Choosing Proximal Parenting

Part of a newborn's development is genetically programmed. The other part is influenced by different experiences he will have at birth and during the first months of his life. Thus, his environment is crucial; as are the choices we make for him as parents.

Proximal parenting

Human beings possess all the resources necessary to an optimal development within them. Our role is to accompany baby throughout this process and to guide him. We give him the opportunity to construct himself, at his own pace, by giving him a favourable environment. These are the foundations of the proximal parenting philosophy. Human nature principals guide the decisions we make, especially in relation to birth, breastfeeding, babywearing and co-sleeping.

Social pressure

When our parenting style takes less popular paths, we are often confronted with the looks and opinions of others. Our choices aren’t always understood or accepted. We receive all sorts of comments. And we feel that many people's vision is tainted by prejudice and misinformation. In the eyes of others, these decisions do not respect the norms and go against nature. Unfortunately, in our society, being different is often frowned upon. Nevertheless, the benefits of proximal parenting principles should be better known. To help the evolution of popular belief, we can try to explain our position when we are questioned about certain topics.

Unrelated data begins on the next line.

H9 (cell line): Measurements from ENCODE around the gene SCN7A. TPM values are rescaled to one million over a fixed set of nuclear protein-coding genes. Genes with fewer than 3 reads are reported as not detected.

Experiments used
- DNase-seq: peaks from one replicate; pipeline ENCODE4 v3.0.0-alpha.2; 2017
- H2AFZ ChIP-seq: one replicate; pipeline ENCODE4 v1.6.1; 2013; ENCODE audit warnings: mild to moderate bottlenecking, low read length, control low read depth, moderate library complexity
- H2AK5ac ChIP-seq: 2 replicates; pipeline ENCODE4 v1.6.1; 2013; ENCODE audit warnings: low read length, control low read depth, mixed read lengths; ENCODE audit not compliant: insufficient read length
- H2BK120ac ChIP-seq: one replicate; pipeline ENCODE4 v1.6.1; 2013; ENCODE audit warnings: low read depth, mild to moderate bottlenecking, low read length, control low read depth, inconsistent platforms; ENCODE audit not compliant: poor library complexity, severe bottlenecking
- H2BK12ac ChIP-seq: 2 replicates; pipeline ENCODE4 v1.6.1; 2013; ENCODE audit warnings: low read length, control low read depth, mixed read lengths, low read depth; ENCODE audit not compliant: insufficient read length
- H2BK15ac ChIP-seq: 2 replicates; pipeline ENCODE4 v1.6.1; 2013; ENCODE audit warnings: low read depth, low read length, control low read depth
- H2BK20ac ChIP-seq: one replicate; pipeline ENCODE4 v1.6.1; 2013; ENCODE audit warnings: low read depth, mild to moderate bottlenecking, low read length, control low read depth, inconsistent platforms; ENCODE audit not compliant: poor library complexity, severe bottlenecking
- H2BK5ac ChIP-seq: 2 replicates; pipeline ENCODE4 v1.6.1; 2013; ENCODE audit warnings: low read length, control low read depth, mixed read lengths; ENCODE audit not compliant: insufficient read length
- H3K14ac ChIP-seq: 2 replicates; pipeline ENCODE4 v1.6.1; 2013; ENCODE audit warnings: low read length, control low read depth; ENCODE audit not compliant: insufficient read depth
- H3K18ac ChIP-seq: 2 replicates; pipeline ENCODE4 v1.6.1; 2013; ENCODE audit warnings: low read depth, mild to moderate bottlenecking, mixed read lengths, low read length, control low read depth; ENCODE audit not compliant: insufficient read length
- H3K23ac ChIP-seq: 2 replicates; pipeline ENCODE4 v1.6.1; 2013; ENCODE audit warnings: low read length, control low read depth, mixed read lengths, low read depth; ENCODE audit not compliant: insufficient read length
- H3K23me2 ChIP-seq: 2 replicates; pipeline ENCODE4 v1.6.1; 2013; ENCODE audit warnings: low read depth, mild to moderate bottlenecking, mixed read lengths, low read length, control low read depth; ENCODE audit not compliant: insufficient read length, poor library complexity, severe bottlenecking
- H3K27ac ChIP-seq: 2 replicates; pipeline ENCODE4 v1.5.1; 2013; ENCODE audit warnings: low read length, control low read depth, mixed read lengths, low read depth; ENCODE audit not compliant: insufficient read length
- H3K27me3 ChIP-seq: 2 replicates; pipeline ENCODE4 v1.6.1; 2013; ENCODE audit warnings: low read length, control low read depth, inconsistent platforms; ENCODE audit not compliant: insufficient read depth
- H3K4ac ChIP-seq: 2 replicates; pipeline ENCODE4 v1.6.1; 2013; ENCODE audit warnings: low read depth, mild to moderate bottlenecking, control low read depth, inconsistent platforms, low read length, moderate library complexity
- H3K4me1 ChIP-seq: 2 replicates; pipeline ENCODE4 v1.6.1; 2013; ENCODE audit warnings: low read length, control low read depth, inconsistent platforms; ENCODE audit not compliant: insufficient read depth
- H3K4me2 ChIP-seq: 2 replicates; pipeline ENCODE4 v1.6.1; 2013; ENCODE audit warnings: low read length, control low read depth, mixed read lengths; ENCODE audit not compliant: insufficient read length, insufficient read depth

Birth

What we hear about this subject...

Don't allow yourself to be in pain! You should accept medication and an epidural as soon as possible, so that you don't feel the pain. It will be easy! Then, all you'll have to do is lie down in the bed and push when they tell you that it's time to do so. If you can, you should choose to have a C-section. It seems to me that it would be much easier and faster.

Choosing a natural birth

What is more incredible than to give life? We have apprehended this day for many months and once it’s over, we will remember it forever. In addition to the roller coaster of emotions, this moment corresponds to our first encounter with baby. We can't wait to see him and to hold him in our arms. We are tempted to want to press the 'Fast Forward' button to avoid all that comes before. Some decide to press the 'Pause' button for pain while others opt for a natural birth. Why choose this option?

Human strength

Natural birth can be very enlightening on a human level. Pregnancy has allowed us to connect with our body. When we give birth to our child, we realize the power we have within us. We rediscover our femininity in a new light. We are strong and capable of enduring so much. We want to allow human nature to run its course, even it that means testing our own limits. Pain is the price to pay for the feeling of pride that will emerge. Not because it's an achievement, but simply because we listened to ourselves during the process and chose to follow our convictions.

The hormonal cascade

When we choose a natural birth, we choose to respect the hormonal cascade of childbirth. This has positive effects on us as well as on baby. It helps natural processes, such as lactation. We fully live the experience, for everyone's benefit. We choose to play an active part in our delivery, because we don’t want to simply be an executer. We want to be at the control station. We are experiencing one of the most important moments of our lives and we want to be part of the process. We consider this as teamwork with our baby. We both work hard to get there.